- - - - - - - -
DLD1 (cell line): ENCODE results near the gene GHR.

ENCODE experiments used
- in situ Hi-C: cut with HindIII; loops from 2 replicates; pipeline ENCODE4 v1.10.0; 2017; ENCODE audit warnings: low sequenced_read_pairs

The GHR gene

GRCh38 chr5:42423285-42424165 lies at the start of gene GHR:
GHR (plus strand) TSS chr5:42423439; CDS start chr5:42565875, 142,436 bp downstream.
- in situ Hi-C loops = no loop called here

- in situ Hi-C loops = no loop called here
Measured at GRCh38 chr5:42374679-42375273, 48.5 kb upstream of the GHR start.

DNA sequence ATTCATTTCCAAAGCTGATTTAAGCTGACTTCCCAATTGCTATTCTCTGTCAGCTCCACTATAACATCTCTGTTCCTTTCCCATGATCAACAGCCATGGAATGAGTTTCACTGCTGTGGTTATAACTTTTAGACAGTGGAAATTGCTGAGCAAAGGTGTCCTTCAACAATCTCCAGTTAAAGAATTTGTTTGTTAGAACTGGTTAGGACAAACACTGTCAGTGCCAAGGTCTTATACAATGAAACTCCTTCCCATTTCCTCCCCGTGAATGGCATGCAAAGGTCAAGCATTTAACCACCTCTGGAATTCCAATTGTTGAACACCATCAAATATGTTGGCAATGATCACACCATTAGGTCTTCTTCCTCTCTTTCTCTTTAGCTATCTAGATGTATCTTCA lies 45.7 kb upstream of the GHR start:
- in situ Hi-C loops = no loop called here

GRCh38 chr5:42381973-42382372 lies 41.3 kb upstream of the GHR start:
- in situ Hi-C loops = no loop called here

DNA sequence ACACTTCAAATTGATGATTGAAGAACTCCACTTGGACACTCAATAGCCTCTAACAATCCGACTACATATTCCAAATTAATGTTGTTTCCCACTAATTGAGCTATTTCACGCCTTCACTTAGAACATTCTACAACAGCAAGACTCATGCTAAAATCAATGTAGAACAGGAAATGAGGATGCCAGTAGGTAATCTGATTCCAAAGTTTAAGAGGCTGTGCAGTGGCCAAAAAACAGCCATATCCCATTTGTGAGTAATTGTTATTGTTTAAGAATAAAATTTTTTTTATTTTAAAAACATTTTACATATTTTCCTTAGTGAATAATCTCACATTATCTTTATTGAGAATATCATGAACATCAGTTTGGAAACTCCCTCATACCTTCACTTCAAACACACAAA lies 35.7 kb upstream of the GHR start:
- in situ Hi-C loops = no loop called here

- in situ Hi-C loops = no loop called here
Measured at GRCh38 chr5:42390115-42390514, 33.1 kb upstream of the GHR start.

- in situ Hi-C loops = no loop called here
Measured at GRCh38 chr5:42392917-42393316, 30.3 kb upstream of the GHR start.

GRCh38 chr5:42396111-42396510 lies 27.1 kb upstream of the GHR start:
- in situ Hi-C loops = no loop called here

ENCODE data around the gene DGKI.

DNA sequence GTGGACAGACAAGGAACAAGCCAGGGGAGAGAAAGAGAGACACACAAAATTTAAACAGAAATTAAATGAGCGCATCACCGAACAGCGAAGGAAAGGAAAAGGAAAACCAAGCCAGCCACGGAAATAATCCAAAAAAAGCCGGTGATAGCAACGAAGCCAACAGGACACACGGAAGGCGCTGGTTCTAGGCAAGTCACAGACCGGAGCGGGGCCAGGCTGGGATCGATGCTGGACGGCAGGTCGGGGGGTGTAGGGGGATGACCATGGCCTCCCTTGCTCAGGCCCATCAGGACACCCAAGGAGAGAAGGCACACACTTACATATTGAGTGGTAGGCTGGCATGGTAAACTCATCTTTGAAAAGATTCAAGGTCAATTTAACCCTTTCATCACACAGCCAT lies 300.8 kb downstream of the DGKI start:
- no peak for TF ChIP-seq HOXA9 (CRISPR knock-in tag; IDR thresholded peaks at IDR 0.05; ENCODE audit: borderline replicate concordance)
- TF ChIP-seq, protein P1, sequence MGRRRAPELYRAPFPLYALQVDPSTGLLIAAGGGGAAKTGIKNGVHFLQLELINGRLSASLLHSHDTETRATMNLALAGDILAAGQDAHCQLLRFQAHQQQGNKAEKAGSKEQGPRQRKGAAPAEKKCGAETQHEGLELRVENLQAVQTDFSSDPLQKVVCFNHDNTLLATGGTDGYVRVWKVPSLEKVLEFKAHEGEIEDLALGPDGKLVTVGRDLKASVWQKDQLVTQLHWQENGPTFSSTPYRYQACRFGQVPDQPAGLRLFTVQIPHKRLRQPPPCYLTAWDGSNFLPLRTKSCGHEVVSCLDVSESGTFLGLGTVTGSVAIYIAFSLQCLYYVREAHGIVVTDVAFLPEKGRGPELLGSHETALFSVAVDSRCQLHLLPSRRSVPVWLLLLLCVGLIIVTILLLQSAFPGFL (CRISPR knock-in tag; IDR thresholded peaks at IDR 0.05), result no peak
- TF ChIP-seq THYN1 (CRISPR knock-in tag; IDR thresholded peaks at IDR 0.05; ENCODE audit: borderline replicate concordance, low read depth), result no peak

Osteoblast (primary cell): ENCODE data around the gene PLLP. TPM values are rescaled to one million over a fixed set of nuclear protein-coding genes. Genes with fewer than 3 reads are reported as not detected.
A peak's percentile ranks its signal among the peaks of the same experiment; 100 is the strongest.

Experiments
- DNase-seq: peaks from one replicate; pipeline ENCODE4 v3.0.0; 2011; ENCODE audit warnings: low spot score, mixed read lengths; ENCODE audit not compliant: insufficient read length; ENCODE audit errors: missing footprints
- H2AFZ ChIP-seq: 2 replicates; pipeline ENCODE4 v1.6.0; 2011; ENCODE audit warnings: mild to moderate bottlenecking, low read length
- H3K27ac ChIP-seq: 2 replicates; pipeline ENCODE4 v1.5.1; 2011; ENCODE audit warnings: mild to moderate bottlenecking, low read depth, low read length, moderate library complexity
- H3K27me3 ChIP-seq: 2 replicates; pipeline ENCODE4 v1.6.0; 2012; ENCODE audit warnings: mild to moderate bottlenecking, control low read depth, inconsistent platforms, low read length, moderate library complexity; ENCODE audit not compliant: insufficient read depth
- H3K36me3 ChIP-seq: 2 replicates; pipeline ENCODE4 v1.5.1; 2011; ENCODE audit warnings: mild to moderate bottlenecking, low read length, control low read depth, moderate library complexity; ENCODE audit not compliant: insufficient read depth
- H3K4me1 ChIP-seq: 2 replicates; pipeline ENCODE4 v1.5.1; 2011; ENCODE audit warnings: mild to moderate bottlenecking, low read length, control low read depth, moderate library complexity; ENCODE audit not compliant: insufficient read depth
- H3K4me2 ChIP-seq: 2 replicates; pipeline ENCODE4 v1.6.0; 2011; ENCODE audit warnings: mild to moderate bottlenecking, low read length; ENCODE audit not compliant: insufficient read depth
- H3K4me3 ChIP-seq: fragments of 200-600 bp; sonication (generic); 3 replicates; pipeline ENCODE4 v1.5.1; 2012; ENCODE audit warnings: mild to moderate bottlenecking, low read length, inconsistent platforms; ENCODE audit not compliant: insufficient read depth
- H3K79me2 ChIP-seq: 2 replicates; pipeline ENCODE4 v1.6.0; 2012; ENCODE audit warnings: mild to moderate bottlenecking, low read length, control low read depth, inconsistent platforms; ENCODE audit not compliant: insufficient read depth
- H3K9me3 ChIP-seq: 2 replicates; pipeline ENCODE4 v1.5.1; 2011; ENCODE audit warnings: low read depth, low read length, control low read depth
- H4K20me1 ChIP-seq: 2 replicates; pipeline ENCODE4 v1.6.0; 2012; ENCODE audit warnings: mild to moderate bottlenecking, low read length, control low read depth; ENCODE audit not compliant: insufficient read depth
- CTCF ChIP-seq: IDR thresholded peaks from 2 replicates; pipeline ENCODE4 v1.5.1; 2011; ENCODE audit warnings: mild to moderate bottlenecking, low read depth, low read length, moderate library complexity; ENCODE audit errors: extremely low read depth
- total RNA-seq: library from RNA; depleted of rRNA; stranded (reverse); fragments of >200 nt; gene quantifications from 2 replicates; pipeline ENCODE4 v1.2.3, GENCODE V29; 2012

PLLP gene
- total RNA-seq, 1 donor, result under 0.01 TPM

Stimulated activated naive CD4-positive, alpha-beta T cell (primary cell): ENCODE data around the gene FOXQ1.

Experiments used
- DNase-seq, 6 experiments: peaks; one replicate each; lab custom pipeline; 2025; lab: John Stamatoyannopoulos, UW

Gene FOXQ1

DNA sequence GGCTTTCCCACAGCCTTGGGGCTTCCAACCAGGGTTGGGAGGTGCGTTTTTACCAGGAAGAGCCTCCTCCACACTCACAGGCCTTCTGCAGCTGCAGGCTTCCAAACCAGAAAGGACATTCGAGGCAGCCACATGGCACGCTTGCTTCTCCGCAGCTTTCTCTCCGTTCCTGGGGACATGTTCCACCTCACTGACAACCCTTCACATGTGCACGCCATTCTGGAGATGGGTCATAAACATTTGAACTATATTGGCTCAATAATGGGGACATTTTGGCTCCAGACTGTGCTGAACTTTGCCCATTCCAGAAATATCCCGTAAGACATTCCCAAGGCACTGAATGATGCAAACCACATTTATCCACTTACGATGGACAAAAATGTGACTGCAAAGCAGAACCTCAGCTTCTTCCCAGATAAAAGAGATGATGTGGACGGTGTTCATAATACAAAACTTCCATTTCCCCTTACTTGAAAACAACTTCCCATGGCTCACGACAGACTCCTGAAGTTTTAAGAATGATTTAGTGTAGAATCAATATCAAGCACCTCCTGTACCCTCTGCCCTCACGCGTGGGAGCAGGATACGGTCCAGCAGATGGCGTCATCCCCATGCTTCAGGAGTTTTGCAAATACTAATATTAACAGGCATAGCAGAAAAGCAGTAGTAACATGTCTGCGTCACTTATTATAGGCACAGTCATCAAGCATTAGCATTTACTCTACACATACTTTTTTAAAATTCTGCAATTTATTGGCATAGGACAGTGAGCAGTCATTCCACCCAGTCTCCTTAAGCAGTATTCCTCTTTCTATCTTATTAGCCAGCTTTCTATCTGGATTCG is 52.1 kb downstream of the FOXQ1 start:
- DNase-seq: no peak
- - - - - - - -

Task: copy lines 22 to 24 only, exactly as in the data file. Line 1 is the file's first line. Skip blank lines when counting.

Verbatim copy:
ENCODE data around the gene DGKI.

DNA sequence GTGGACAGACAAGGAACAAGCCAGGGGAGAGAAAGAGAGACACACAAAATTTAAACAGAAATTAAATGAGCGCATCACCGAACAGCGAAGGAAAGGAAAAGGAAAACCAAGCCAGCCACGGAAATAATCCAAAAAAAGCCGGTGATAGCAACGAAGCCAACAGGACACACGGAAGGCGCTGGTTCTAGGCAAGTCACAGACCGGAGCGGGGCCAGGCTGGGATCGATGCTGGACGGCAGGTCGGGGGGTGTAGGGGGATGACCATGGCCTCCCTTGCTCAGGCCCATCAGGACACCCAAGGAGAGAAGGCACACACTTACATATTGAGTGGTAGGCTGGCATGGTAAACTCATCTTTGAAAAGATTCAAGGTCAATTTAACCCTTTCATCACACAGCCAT lies 300.8 kb downstream of the DGKI start:
- no peak for TF ChIP-seq HOXA9 (CRISPR knock-in tag; IDR thresholded peaks at IDR 0.05; ENCODE audit: borderline replicate concordance)